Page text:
Casa Grande, an archaeological site in the region, is a multi-story compound that still rises from the desert like a beacon. It is the largest singular prehistoric building still standing in the Southwest, as perfectly squared and tuned to cardinal directions as a Middle Eastern ziggurat. These days pigeons roost in its second and third stories, gathering on cool, wet days like this in high doorways and decaying walls. Some of Casa Grande's accompanying buildings are still visible today, the sprawling foundations of houses and plazas contained by the formidable square of a perimeter wall. The place feels like a great house of older days, but is made of adobe instead of masonry. Some scholars believe it is a great house, a later, southern iteration of what was once built in Chaco.

When I was young my father took me to see Casa Grande. Afterward, we drove out to the desert to camp. He stopped his truck at the edge of an eroded terrace and walked me out to a place he knew of. I do not recall any sort of structure having been there, but the ground was covered with pottery, broken and enchanting pieces of what I now know as Salado polychrome. He had crouched and fingered out one of the pieces, then held it up as if it were a glass lens. He had passed it across to me, its red face marked with spurs of black and white paint.

"This is very old," my father had told me. "People before us, from another time."  He had run his fingers across the ground, saying then, "I see them sometimes, ghosts dancing out there. They are still here."

My father often brought me to the desert, telling me again and again of dancing ghosts that I never saw with my own eyes. His explanations lingered in my imagination, people before us...another time...ghosts dancing...still here.

It felt good to be back in the Sonoran Desert, following this small stroke over water down its slender path, feeling the tug of mesquite thorns on my serape and the grappling pull of catclaw. I long for this place whenever I've been gone. It is utterly unlike the plateau desert to the north, the place of Hopi, of Zuni, of Hisatsinom, Atlashinawke, Anasazi. This is where I was born, the Sonoran Desert. Though I was conceived on the Colorado Plateau, there is no doubt some affiliation stretched between here and there, chemical traces of both landscapes in my deepest memory. This place is the Yin of my life, while north is the Yang. I have done nothing since childhood but move back and forth, north and south.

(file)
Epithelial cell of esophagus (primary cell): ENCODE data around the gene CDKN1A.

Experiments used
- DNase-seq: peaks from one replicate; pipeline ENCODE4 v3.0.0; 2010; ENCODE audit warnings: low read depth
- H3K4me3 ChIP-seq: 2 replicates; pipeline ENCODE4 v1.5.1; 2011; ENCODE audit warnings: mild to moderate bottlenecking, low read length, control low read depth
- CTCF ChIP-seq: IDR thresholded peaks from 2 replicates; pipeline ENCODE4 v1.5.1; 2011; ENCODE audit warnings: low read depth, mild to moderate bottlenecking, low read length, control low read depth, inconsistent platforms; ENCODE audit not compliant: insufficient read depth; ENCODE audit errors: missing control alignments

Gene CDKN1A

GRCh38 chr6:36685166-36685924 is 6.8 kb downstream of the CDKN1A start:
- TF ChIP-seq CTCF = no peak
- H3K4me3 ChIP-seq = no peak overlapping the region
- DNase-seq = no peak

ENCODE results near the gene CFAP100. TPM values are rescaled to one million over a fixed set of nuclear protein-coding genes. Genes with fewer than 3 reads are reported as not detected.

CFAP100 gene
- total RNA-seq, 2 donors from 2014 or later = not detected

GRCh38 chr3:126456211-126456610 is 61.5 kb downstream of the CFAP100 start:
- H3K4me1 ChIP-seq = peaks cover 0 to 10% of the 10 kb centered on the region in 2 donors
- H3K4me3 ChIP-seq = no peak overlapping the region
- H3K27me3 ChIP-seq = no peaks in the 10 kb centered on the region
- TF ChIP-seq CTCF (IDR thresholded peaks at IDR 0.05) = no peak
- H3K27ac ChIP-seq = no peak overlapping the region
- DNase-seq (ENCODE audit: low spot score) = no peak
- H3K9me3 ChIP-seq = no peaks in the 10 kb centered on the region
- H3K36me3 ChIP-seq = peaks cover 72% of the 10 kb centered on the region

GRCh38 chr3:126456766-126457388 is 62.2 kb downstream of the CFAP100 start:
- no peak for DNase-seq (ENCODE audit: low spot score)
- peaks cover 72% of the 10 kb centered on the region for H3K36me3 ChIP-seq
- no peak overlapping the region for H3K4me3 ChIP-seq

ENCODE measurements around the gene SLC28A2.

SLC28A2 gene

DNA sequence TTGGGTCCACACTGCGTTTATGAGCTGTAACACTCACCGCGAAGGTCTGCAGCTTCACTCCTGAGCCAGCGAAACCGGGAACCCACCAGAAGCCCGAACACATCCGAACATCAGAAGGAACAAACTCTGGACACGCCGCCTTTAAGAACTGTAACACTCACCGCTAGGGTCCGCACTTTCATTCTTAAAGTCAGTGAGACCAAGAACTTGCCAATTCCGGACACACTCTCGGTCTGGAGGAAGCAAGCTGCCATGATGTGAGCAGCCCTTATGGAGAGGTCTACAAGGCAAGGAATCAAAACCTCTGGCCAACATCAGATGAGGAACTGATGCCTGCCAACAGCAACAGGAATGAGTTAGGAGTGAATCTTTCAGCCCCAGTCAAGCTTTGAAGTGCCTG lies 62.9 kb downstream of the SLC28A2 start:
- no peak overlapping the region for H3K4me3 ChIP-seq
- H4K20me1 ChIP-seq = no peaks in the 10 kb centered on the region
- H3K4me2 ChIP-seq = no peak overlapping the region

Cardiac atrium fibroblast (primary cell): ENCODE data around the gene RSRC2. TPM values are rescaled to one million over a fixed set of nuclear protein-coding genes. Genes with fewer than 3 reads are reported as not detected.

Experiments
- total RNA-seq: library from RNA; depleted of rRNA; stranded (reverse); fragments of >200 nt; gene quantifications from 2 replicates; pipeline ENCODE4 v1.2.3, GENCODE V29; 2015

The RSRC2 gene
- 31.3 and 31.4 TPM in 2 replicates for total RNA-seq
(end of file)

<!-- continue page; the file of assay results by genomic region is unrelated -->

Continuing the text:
Up there the land belongs solely to North America, a desert of the Great Basin sparse with junipers and ricegrass, swells of fine-grained sandstone lifting in unison as if to a drumbeat underground. Down here, in Arizona, the land is broken into basins and ranges, and the environment is more closely tied to the tropics, a succulent desert. The Sonoran lies on the far, northern fringe of Mesoamerican climates, and especially today it remotely had a taste of jungle. Even gangle-limbed creosote bushes beamed green. Teddy bear cholla glistened across higher, flatter bajadas, their silvery arms covered with needles so sharp and finely barbed that a pair of pliers is sometimes needed to extract them from skin. I passed through these thigh-tall cactus, pulling in the damp skirt of my serape so it would not snag. I felt as if I were walking through a coral reef, all sorts of spines and beautiful poisons blooming around me, ocotillo spangling upward like sea creatures. The Sonoran is an otherworldly desert. It still had that feel for me even after all the years I had spent here. I smiled to be back.

Saguaros gathered together, the good old boys of the desert patting each other on the back. Their June flowers would be rich this year, plumes of white linen. The stream  swept below these stately cactus pushing a head of foam as it wrapped across the sand. For a short time nearly every year streams wander down the many cobbled washes of this region, washes that eleven and a half months of year are absolutely dry. Little of this water is bound to any ocean. It reaches as far as it can across the desert and then recedes. Quick floods arrive in July, August, or September followed by these slow purls of January, February, or March. Year by year the cadence unloads whole rivers directly into the ground. The rainy finger I followed was the smallest of these projections, water sleepwalking onto the land.